Theories - doubly occupied, and all electrons singly...

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Kinetic Molecular Theory: all matter consists of extremely tiny particles (atoms, molecules, or ions). The higher the temperature the faster the particles move. Their kinetic energy acts to overcome the forces of attraction between particles. De Broglie proposed that a free electron of mass m moving with a velocity v should have an associated wavelength. Electrons can be described as having wave-like properties. Uncertainty Principle – it is impossible to fix the position of an electron in an atom and its energy with any degree of certainty. Pauli Exclusion Principle – no two electrons can have the same set of quantum numbers. No atomic orbital can contain more than two electrons. Auf Bau Principle – how atom is built - build up an electronic configuration by putting each electron in the lowest energy orbital possible. Electrons will enter lower energy orbitals first, and then will fill higher energy orbitals as the lower energy ones are already taken. Hund’s Rule – every orbital in a subshell is singly occupied with one electron before any one orbital is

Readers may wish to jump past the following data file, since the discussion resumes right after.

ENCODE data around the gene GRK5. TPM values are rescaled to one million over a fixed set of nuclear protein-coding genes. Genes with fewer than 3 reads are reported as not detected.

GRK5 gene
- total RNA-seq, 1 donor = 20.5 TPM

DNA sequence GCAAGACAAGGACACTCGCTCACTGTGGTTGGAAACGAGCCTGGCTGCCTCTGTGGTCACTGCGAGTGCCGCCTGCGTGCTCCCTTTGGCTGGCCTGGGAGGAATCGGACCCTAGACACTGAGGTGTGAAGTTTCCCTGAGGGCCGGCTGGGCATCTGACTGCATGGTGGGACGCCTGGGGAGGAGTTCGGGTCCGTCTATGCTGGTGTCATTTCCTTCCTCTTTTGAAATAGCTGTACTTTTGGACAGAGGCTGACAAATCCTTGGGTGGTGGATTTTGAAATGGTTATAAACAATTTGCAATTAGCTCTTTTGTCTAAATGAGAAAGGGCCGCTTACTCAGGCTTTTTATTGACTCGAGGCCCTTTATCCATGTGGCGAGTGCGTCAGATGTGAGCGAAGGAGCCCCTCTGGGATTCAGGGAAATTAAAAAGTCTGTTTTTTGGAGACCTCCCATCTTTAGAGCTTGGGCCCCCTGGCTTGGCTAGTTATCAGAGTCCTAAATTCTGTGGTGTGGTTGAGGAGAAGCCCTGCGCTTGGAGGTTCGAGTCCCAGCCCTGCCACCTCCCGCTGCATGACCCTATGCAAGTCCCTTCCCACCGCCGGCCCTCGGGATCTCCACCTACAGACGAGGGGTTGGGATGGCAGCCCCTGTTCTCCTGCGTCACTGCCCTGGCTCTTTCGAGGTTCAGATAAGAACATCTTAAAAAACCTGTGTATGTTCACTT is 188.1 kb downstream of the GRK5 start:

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Unformatted text preview: doubly occupied, and all electrons singly occupied have the same spin. Isoelectronic having the same number of valence electrons and the same lewis dot structures. Theory of resonance different ways of drawing the lewis dot structure. Valence Shell Electron Pair Repulsion (VSEPR) bond and lone electron pairs in the valence shell of an element repel each other and seek to be as far apart as possible. Valence Bond Theory qualitative, visual picture of molecular structure and bonding. Describe molecules in lower energy states. Molecular Orbital Theory used when a more quantitative picture of bonding is needed. Describe molecules in higher energy states. Boyles Law pressure and volume, number of moles is constant. Inverse relationship between P and V. Charless Law volume and temperature. Direct relationship. Avogadros Law n1/v1=n2/v2...
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This note was uploaded on 05/11/2008 for the course BIOL 111 taught by Professor Rizzo during the Fall '07 term at Texas A&M.

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